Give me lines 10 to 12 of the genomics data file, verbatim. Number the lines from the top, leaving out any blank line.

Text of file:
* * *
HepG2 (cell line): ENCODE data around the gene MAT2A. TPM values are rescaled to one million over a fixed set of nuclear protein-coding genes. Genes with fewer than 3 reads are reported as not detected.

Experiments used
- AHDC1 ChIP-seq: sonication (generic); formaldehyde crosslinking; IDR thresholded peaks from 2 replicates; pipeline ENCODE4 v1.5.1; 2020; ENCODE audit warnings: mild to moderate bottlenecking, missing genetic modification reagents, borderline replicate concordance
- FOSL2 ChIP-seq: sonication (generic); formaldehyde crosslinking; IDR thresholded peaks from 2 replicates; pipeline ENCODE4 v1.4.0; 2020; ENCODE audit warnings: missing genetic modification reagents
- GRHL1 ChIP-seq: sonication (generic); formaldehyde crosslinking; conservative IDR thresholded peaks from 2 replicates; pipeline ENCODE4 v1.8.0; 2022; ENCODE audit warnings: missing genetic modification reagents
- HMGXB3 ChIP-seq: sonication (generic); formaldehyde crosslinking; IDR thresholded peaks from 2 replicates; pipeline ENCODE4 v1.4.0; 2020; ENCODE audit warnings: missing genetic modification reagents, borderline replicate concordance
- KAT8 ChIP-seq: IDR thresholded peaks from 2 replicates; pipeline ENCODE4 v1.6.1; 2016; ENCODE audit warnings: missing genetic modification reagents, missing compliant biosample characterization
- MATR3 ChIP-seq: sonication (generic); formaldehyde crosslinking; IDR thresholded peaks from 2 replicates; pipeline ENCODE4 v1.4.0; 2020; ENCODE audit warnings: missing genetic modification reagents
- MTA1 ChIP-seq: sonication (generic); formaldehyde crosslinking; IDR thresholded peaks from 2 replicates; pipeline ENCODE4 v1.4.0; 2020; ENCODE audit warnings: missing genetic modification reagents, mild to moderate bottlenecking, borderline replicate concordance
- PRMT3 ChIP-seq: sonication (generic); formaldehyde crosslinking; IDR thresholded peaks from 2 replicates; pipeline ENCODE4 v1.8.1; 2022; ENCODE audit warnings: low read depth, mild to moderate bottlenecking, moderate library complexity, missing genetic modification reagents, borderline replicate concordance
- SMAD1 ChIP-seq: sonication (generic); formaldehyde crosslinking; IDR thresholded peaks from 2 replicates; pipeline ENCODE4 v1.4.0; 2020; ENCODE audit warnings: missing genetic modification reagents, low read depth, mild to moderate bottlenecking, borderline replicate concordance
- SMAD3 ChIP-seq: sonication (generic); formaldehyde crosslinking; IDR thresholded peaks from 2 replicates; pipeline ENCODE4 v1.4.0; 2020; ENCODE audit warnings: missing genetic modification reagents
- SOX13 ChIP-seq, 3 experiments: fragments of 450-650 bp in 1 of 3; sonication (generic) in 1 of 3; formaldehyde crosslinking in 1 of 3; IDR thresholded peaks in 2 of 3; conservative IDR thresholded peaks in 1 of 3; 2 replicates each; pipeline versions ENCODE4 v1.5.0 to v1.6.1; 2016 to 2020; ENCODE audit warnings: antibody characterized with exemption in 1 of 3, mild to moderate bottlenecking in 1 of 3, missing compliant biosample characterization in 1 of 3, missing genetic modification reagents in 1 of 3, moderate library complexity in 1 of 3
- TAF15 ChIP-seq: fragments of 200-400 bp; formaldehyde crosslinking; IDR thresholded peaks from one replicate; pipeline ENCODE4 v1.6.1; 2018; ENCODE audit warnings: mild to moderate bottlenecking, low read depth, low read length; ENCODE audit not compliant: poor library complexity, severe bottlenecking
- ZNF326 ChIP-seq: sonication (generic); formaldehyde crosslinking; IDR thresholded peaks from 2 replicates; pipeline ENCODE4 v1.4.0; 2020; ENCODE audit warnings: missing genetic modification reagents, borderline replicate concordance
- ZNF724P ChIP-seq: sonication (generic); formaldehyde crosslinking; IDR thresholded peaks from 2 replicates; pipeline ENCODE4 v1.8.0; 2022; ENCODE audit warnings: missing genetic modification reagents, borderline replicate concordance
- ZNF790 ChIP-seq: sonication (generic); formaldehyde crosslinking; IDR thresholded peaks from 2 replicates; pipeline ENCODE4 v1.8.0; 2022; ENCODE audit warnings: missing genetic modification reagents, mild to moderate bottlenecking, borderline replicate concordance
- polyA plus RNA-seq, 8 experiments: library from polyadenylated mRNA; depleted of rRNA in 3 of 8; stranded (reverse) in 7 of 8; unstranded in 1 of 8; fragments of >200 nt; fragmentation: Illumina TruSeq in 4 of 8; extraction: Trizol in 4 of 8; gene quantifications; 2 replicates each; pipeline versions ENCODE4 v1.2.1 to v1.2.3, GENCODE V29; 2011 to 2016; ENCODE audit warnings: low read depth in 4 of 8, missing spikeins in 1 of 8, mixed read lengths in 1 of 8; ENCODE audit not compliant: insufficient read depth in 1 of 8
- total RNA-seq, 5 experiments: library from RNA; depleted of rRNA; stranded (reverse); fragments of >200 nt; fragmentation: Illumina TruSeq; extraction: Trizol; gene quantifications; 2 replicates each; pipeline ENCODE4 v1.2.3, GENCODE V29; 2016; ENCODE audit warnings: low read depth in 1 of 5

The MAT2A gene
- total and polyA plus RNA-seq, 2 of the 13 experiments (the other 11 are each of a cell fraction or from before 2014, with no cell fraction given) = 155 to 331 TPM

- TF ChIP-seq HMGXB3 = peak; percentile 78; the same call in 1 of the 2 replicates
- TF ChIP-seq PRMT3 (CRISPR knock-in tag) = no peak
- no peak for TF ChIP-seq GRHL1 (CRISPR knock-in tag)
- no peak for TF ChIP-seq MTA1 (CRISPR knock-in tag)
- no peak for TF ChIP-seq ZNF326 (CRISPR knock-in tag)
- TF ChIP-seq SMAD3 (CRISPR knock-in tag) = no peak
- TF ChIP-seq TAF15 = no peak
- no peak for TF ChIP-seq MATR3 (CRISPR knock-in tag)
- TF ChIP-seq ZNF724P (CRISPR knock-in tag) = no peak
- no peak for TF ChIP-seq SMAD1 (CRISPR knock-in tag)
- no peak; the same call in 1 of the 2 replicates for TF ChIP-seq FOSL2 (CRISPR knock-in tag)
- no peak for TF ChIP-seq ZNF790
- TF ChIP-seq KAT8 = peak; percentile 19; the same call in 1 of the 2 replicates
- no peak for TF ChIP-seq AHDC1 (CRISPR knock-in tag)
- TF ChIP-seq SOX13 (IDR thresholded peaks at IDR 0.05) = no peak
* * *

- PRMT3 ChIP-seq: sonication (generic); formaldehyde crosslinking; IDR thresholded peaks from 2 replicates; pipeline ENCODE4 v1.8.1; 2022; ENCODE audit warnings: low read depth, mild to moderate bottlenecking, moderate library complexity, missing genetic modification reagents, borderline replicate concordance
- SMAD1 ChIP-seq: sonication (generic); formaldehyde crosslinking; IDR thresholded peaks from 2 replicates; pipeline ENCODE4 v1.4.0; 2020; ENCODE audit warnings: missing genetic modification reagents, low read depth, mild to moderate bottlenecking, borderline replicate concordance
- SMAD3 ChIP-seq: sonication (generic); formaldehyde crosslinking; IDR thresholded peaks from 2 replicates; pipeline ENCODE4 v1.4.0; 2020; ENCODE audit warnings: missing genetic modification reagents